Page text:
Pet owners from across the United States were recently polled for a survey commissioned by the North American Veterinary Community (NAVC) asking if they knew who was caring for their pets when they go to a veterinary hospital. While the survey found pet owners trust and feel positive about credentialed veterinary nurses and technicians as part of the patient care team, responses revealed striking misconceptions about their role, responsibilities, education and skills.
Nearly half (47%) of pet owners did not know that the role of the credentialed veterinary nurse/technician includes performing medical tasks and procedures. The overwhelming majority, 73%, understood their role was cleaning cages, removing animal waste, feeding or grooming pets — tasks generally performed by less experienced and non-credentialed staff. Sixty-three percent of pet owners do not know that credentialed veterinary nurses and technicians are the animal healthcare equivalent of registered nurses.
“Like their counterparts in human healthcare, credentialed veterinary nurses and technicians are also highly skilled professionals, providing life-saving and life-enhancing care for pets as well as emotional support,” Harold Davis, BA, RVT, VTS (ECC, Anesthesia and Analgesia), NAVC Board President said. “Respondents indicated they value veterinary nurses/technicians; now it’s up to us to do a better job by educating pet owners how vital they are to the veterinary healthcare team, so their skills can be better leveraged for the benefit of animals everywhere.”
Credentialed veterinary nurses and technicians perform a wide range of procedures requiring extensive skill, knowledge, and education, including:
- Monitoring and managing anesthesia, cardiovascular and respiratory functions during surgery, and throughout recovery.
- Radiology and diagnostic imaging, including advanced studies like CT, MRI and ultrasonography.
- Dental charting, teeth cleaning, instruction in home care.
- Advanced care for hospitalized patient needs.
- Nutrition and behavior counseling.
- Specialized nursing care in disciplines which mirror veterinary specialists, including oncology and cardiology among many others.
- Phlebotomy, laboratory management and more.
On the topic of education, 20% of respondents mistakenly believe that veterinary nurses/technicians have less than two years of higher education. Respondents also have little awareness of the national exam needed to attain a license or the requirements for continued education to maintain that license.
“The vast majority of credentialed veterinary nurses/technicians hold an associate degree in veterinary technology with many obtaining and now seeking out their bachelor’s to further their career goals. They have passed a national exam, are licensed, certified or registered by an external governing body in their state,” Ashli Selke RVT, CVT, National Association of Veterinary Technicians in America (NAVTA) President said. “We are educated healthcare professionals who understand the whys behind the science and can advocate wholly for our patients.”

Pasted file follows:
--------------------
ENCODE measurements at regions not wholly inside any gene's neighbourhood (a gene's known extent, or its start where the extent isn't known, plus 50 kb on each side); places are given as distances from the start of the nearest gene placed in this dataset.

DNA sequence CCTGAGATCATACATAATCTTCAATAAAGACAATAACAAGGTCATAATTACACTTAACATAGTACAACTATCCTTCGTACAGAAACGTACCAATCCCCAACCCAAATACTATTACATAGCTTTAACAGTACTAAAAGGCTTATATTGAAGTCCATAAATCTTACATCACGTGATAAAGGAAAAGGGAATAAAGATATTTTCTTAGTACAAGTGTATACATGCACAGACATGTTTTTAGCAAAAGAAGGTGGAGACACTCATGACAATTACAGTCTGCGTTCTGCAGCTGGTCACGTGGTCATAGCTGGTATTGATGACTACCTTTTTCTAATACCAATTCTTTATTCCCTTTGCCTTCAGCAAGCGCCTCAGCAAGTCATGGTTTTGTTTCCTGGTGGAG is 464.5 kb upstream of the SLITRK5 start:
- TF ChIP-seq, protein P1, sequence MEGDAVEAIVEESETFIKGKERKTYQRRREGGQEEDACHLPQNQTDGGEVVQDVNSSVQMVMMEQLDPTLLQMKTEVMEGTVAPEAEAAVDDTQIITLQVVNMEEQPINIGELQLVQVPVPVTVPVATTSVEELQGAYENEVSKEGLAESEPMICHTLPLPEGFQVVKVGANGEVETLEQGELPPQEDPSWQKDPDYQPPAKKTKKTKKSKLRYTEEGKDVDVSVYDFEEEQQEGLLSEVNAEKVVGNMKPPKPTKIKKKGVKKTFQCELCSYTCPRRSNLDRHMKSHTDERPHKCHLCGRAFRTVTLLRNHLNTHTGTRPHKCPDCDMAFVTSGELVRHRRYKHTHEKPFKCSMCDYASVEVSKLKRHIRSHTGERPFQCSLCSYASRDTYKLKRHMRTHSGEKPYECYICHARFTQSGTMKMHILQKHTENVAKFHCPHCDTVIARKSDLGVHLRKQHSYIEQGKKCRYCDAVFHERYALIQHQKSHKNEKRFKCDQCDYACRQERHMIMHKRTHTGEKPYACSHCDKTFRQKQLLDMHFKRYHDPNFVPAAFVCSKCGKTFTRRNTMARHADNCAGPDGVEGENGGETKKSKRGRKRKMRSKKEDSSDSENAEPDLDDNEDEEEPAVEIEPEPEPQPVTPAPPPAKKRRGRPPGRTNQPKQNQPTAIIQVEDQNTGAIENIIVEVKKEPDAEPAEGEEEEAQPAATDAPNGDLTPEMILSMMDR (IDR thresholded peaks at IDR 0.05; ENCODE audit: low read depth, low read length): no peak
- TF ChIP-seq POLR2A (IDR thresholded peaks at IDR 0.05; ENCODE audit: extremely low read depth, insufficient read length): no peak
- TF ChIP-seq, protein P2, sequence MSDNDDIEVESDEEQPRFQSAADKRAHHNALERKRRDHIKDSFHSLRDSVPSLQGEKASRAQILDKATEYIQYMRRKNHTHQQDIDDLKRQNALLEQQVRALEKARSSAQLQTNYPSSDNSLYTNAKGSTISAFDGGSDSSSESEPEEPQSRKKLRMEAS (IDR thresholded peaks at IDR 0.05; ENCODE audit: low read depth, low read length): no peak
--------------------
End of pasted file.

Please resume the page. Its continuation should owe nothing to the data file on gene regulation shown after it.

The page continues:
Survey findings also revealed that once respondents were informed about the roles and responsibilities of credentialed veterinary nurses/technicians, their specialties and the required level of education and expertise, their perceptions changed.
- 69% of pet owners reported they would feel more confident and comfortable with the level of care they can provide, and
- 84% would trust them as much as a veterinarian.
“Credentialed veterinary technicians are deeply passionate individuals who are committed to caring for animals and supporting their owners. It’s important that we help pet owners understand the critical role credentialed veterinary technicians have as part of the medical team and their dedication to the health and well-being of their patients,” said Carolyn Spivock, RVT, Director of Veterinary Technician & Assistant Development, VCA Animal Hospitals. “We believe that as pet owners better understand the medical knowledge, advanced skills and expertise of credentialed veterinary technicians, coupled with the compassionate care they provide, their confidence and trust in technicians will increase. Building stronger relationships between veterinary technicians and pet owners is one meaningful way we can continue to improve care for pets and grow the support we can offer our clients.”
The survey was conducted as a part of a national awareness and education campaign led by the NAVC and VCA Animal Hospitals, with support from NAVTA. The campaign is part of the Veterinary Nurse Empowerment Initiative, a bold new program the NAVC launched in January to elevate and advance credentialed veterinary nurses/technicians. The goal is to change perceptions and attitudes among pet owners, close the knowledge gap and instill confidence in the professionals who provide animal healthcare. For more details on the Veterinary Nurse Empowerment Initiative, click here.
Atomik Research conducted an online survey of 1,013 pet owners throughout the United States who indicated having at least one pet in their household. The margin of error for the overall sample fell within +/- 3 percentage points with a confidence interval of 95 percent. Fieldwork took place between December 22 and December 24, 2021. Atomik Research is an independent, creative market research agency.